It is hard for me to believe after about ER's accomplishments, that we as a culture are still evidently not willing to give women direct power when they are qualified and willing to take on the difficult job of governing the US. I hope I'm wrong in my gloomy assessment of the US cultural landscape.

Now that part three of this biography has been published, I have it on hold at my local library.


Bog Bodies Uncovered: Solving Europe's Ancient Mystery by Miranda Aldhouse-Green

I borrowed this from a friend (thanks, Christine!) after I became absorbed in it up at our cabin in the mountains. The drawings and photos are great, and the analysis is good, if a bit speculative. I see that Nova has a documentary on the bodies; I'll try to check that out. Slim book, well worth the time. We can learn so much from these ancient mummies.

Wednesday, September 21, 2016

Kubuntu beta; please test!

Kubuntu 16.10 beta has been published. It is possible that it will be re-spun, but we have our beta images ready for testing now.

Please go to, login, click on the CD icon and download the image. I prefer zsync, which I download via the commandline:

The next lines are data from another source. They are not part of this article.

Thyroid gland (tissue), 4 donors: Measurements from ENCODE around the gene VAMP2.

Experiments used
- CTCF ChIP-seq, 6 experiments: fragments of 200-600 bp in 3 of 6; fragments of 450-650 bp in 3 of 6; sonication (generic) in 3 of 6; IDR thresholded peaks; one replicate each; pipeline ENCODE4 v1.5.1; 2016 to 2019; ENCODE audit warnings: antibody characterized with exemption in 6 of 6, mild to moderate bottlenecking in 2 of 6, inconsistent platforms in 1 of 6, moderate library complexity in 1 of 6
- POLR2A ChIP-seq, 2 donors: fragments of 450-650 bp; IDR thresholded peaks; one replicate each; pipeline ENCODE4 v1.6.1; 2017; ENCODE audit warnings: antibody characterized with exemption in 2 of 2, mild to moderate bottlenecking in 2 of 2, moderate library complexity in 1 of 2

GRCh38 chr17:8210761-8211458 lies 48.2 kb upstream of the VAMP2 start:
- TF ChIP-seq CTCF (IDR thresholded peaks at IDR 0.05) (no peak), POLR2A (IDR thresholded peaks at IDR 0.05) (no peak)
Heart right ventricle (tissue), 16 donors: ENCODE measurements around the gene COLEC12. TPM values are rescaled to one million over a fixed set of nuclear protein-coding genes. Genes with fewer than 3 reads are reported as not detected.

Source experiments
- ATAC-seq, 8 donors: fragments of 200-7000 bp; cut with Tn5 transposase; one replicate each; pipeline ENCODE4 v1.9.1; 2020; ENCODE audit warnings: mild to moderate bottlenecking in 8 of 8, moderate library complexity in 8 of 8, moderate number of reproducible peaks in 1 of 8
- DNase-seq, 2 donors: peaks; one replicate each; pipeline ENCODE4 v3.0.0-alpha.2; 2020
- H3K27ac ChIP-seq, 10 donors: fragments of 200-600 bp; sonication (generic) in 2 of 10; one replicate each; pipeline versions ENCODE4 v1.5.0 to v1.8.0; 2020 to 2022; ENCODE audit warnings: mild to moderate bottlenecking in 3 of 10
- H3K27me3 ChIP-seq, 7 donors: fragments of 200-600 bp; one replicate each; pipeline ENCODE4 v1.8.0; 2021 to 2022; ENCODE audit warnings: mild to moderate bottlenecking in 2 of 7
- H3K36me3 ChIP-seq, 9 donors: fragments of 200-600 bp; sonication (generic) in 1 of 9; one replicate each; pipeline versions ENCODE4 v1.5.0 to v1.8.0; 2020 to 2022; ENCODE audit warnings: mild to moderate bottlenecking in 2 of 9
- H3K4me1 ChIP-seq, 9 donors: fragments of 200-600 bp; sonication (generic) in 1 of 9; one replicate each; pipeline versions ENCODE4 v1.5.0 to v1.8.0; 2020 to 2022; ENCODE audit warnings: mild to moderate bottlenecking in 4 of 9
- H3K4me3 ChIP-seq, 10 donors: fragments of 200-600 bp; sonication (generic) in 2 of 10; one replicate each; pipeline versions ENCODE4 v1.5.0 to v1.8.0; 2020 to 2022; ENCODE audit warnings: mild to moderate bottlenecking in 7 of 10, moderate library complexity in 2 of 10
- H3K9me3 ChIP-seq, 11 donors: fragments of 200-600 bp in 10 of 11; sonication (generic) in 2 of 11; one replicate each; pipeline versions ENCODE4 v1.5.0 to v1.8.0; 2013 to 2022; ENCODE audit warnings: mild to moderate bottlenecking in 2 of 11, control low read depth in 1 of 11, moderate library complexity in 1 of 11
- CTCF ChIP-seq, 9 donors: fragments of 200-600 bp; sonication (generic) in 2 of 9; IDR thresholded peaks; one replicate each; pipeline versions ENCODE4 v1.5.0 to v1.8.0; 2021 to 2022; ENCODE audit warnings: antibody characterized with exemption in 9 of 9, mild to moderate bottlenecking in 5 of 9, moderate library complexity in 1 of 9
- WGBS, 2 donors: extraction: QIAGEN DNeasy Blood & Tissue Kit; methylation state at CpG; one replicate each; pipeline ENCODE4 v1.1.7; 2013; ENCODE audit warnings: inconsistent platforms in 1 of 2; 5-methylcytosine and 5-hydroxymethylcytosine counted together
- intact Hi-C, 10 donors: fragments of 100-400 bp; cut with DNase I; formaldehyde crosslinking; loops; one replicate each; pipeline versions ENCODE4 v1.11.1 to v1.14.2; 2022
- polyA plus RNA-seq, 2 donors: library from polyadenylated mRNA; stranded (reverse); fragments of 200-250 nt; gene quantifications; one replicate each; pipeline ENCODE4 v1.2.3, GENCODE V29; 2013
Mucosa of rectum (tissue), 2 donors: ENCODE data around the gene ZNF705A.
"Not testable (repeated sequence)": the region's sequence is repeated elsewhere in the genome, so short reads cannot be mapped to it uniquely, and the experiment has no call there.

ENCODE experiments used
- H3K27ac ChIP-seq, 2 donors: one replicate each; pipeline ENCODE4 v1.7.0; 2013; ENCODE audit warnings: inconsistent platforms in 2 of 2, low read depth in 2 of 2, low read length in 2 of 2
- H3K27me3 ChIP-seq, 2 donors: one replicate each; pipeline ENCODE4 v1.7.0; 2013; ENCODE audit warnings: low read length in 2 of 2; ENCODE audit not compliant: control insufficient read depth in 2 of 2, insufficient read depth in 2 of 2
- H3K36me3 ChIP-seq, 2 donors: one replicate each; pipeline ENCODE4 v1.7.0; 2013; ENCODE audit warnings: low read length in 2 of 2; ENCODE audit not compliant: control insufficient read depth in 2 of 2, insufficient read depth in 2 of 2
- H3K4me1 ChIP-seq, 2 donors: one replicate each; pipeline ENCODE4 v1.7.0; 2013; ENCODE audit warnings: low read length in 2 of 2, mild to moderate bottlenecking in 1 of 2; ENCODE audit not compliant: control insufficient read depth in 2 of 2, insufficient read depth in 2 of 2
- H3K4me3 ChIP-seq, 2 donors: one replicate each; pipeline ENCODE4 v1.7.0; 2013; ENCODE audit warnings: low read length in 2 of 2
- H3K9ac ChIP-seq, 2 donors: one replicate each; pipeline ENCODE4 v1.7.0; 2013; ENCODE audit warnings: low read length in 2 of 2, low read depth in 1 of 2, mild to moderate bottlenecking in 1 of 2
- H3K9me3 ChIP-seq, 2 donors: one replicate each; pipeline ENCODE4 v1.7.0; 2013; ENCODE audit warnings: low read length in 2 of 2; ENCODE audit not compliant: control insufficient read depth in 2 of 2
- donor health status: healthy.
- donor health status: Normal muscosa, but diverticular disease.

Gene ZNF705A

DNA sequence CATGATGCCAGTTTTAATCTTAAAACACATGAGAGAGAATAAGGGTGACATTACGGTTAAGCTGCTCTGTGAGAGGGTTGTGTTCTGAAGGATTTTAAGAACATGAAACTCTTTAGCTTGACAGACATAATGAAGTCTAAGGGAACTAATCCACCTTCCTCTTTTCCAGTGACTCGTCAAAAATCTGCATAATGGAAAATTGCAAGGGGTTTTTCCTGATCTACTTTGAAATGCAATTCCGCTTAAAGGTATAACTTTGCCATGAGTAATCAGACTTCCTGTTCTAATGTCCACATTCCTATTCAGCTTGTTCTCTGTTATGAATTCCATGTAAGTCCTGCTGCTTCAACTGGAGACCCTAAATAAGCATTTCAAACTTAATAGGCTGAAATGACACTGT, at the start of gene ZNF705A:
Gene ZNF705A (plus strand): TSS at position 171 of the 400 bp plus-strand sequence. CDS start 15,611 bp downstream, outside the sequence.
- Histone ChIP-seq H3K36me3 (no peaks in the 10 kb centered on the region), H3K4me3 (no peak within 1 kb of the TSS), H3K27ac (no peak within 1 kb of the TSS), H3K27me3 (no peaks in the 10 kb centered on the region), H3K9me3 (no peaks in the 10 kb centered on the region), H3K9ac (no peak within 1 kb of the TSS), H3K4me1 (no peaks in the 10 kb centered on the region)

~$ cd /media/valorie/ISOs (or whereever you store your images)
~$ zsync

UPDATE: the beta images have now been published officially. Rather than the daily image above, please download or torrent the beta, or just upgrade. We still need bug reports and your test results on the qatracker, above.

Thanks for your work testing so far!

The other methods of downloading work as well, including wget or just downloading in your browser.

I tested usb-creator-kde which has sometimes now worked, but it worked like a champ once the images were downloaded. Simply choose the proper ISO and device to write to, and create the live image.

Once I figured out how to get my little Dell travel laptop to let me boot from USB (delete key as it is booting; quickly hit f12, legacy boot, then finally I could actually choose to boot from USB). Secure boot and UEFI make this more difficult these days.

I found no problems in the live session, including logging into wireless, so I went ahead and started firefox, logged into, chose my test, and reported my results. We need more folks to install on various equipment, including VMs.

When you run into bugs, try to report them via "apport", which means using ubuntu-bug packagename in the commandline. Once apport has logged into launchpad and downloaded the relevant error messages, you can give some details like a short description of the bug, and can get the number. Please report the bug numbers on the qa site in your test report.

Thanks so much for helping us make Kubuntu friendly and high-quality.

Monday, September 19, 2016

Kubuntu needs some K/Ubuntu Developer help this week

Our packaging team has been working very hard, however, we have a lack of active Kubuntu Developers involved right now. So we're asking for Devels with a bit of extra time and some experience with KDE packages to look at our Frameworks, Plasma and Applications packaging in our staging PPAs and sign off and upload them to the Ubuntu Archive.